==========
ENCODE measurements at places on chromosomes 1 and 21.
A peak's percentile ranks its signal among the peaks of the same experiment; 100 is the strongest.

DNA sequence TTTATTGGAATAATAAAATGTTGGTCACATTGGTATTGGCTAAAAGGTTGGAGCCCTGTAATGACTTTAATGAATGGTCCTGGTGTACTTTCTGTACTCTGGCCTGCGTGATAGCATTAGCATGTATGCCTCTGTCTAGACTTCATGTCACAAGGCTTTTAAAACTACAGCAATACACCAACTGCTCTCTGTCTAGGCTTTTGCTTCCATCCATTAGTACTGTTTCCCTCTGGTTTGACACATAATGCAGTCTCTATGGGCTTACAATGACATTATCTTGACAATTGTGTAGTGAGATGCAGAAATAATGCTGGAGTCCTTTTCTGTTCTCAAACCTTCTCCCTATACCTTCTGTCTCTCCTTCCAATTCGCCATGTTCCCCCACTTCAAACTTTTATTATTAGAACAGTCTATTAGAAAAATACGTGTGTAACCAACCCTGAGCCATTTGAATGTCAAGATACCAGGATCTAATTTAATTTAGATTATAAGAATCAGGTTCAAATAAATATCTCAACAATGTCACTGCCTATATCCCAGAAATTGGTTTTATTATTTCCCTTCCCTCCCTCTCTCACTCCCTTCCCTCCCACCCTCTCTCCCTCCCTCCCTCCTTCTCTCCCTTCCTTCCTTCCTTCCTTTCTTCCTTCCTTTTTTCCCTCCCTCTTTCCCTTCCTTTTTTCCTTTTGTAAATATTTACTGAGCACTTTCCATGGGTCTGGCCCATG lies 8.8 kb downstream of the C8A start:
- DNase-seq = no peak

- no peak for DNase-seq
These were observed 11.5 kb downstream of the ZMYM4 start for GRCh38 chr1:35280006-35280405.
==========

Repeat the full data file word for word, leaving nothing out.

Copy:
ENCODE measurements at places on chromosomes 1 and 21.
A peak's percentile ranks its signal among the peaks of the same experiment; 100 is the strongest.

DNA sequence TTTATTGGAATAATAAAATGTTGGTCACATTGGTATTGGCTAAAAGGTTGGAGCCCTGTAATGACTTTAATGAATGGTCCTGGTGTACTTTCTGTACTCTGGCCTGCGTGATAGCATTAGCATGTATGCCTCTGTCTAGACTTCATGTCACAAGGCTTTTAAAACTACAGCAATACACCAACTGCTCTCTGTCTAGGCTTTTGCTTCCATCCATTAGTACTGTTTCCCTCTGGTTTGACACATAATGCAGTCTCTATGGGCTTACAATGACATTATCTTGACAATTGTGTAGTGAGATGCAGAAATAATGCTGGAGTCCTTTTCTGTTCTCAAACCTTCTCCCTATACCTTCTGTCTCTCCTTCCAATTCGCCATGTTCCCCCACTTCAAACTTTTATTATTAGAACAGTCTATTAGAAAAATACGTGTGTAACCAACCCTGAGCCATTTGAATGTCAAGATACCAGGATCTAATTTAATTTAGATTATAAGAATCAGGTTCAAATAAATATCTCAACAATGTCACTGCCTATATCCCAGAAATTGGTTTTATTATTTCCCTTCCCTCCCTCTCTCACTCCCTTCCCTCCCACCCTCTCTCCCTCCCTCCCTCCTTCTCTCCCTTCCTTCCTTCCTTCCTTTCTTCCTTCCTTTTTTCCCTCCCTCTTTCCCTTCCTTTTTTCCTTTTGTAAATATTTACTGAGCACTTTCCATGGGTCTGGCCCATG lies 8.8 kb downstream of the C8A start:
- DNase-seq = no peak

- no peak for DNase-seq
These were observed 11.5 kb downstream of the ZMYM4 start for GRCh38 chr1:35280006-35280405.